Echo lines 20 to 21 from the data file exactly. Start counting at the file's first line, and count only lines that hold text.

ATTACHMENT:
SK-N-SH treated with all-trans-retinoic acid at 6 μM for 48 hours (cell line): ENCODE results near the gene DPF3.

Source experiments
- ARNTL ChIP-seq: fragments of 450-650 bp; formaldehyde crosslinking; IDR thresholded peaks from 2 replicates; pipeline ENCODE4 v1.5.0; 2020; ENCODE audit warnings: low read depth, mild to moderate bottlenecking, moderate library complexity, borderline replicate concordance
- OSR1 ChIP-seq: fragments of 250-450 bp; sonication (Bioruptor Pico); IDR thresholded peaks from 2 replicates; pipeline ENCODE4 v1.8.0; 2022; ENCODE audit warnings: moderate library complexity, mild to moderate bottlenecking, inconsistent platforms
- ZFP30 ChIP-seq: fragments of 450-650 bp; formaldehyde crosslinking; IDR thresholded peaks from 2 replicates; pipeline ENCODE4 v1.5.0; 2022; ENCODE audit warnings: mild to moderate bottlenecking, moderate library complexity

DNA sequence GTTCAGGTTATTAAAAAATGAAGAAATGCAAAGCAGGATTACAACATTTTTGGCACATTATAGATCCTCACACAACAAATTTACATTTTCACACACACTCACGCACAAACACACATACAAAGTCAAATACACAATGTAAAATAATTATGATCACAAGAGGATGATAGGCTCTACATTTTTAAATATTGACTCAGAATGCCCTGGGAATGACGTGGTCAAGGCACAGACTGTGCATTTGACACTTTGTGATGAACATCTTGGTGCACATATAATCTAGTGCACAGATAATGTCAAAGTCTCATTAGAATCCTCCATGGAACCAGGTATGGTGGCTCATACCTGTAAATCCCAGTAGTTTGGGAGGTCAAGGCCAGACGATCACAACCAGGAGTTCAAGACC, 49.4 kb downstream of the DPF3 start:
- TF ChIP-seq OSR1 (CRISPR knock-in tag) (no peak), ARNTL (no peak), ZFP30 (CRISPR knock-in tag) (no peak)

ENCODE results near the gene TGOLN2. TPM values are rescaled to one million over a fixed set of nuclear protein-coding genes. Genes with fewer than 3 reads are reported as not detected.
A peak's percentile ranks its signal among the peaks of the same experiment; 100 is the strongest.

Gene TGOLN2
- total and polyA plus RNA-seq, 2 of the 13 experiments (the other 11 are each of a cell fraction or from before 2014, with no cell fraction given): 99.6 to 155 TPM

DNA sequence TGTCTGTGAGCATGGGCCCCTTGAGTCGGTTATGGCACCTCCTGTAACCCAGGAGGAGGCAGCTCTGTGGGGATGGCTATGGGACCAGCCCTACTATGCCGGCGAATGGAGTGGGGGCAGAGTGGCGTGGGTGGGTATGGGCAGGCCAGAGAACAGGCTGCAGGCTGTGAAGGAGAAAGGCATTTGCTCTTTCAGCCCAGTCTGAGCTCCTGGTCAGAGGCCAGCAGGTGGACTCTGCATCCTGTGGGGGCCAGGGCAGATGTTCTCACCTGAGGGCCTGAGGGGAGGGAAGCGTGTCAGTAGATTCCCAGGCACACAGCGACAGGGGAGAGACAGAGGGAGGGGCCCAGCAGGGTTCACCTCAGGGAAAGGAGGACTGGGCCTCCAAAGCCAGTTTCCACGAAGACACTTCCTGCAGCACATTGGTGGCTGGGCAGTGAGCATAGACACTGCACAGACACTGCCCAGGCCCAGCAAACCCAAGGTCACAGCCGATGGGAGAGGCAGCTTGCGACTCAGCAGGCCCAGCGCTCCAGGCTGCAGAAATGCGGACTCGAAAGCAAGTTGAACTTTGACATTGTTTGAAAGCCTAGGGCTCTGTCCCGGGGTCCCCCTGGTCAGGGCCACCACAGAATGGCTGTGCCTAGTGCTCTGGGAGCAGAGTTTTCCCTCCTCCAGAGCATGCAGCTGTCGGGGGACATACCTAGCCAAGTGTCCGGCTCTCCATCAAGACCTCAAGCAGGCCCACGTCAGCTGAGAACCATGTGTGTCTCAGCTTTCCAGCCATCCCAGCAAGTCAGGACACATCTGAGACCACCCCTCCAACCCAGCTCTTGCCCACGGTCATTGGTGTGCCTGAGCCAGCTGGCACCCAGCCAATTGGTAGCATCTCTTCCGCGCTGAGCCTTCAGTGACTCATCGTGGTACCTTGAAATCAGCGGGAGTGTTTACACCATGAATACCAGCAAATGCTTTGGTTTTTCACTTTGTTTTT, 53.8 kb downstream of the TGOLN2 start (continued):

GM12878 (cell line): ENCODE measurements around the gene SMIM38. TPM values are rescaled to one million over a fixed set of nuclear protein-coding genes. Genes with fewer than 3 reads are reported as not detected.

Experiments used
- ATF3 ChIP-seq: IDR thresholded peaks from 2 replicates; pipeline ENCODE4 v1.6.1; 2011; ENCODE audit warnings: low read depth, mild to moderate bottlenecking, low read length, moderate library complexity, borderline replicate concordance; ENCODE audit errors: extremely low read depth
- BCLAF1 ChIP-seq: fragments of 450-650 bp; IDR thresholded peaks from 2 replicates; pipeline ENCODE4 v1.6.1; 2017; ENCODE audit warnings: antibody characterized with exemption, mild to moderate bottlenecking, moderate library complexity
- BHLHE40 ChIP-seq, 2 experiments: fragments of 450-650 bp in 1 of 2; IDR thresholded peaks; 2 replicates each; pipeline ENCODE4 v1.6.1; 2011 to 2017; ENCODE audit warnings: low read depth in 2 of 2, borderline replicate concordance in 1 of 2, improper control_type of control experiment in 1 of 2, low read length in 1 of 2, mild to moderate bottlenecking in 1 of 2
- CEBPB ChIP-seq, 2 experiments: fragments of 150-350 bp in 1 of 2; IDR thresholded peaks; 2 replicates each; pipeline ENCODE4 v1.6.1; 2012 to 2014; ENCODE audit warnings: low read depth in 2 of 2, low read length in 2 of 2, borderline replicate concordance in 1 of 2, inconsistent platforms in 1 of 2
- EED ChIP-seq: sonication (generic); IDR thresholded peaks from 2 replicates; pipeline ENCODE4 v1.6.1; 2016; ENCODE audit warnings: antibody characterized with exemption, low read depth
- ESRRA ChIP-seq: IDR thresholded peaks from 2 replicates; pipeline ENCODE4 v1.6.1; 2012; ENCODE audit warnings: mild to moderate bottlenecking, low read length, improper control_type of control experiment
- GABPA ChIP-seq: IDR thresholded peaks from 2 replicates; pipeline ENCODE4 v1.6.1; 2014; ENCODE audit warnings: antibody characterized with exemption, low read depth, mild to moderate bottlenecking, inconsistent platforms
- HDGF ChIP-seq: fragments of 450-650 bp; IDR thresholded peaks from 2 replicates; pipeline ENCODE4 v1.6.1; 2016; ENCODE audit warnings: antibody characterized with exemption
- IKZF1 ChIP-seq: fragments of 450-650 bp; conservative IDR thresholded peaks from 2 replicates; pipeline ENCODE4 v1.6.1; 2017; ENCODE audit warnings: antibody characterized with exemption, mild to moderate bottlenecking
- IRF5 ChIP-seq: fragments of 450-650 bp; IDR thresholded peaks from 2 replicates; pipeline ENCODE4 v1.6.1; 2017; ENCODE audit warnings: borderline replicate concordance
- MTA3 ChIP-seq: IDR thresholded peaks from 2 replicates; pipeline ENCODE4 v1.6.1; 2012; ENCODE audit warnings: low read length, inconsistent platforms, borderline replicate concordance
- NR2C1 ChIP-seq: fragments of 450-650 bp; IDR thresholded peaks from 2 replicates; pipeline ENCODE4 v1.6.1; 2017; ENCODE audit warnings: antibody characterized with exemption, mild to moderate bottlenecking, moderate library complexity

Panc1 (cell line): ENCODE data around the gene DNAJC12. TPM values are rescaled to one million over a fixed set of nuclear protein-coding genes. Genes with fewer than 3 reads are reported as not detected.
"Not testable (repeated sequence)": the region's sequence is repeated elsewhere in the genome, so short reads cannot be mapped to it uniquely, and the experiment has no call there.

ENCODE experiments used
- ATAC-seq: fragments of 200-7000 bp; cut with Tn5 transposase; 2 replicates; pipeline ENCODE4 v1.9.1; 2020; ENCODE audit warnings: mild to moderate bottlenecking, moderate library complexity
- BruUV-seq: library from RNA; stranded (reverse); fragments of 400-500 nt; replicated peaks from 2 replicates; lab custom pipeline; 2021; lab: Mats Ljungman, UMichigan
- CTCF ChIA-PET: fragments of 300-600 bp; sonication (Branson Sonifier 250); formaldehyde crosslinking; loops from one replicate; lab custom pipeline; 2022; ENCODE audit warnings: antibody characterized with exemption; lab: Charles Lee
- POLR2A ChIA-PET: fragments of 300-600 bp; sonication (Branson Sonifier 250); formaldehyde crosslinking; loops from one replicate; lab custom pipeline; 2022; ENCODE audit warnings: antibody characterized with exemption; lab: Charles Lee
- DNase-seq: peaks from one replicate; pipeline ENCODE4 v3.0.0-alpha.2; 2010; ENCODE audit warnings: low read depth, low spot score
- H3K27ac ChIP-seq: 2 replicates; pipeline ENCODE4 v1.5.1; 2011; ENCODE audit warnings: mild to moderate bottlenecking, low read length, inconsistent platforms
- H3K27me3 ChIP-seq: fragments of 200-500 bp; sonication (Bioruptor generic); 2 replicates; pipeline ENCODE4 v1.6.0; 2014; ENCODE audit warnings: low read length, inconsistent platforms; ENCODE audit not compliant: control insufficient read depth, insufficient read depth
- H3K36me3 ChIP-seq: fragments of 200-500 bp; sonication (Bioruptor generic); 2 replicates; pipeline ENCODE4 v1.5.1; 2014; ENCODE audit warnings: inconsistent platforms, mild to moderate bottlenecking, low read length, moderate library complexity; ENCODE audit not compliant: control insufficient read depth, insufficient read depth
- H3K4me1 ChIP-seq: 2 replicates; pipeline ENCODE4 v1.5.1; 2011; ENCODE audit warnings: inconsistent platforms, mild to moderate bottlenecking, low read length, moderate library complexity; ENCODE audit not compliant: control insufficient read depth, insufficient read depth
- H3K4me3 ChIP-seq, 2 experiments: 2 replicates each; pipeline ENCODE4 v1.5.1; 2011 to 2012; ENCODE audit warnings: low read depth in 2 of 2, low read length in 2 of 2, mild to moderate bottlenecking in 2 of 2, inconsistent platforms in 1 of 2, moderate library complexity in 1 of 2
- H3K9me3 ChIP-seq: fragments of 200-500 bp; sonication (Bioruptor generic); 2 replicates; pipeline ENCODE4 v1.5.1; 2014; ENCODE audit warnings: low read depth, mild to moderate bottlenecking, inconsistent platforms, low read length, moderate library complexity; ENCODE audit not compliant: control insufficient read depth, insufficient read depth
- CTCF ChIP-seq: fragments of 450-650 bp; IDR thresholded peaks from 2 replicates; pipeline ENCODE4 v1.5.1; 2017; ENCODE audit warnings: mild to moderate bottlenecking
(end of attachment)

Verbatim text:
- ESRRA ChIP-seq: IDR thresholded peaks from 2 replicates; pipeline ENCODE4 v1.6.1; 2012; ENCODE audit warnings: mild to moderate bottlenecking, low read length, improper control_type of control experiment
- GABPA ChIP-seq: IDR thresholded peaks from 2 replicates; pipeline ENCODE4 v1.6.1; 2014; ENCODE audit warnings: antibody characterized with exemption, low read depth, mild to moderate bottlenecking, inconsistent platforms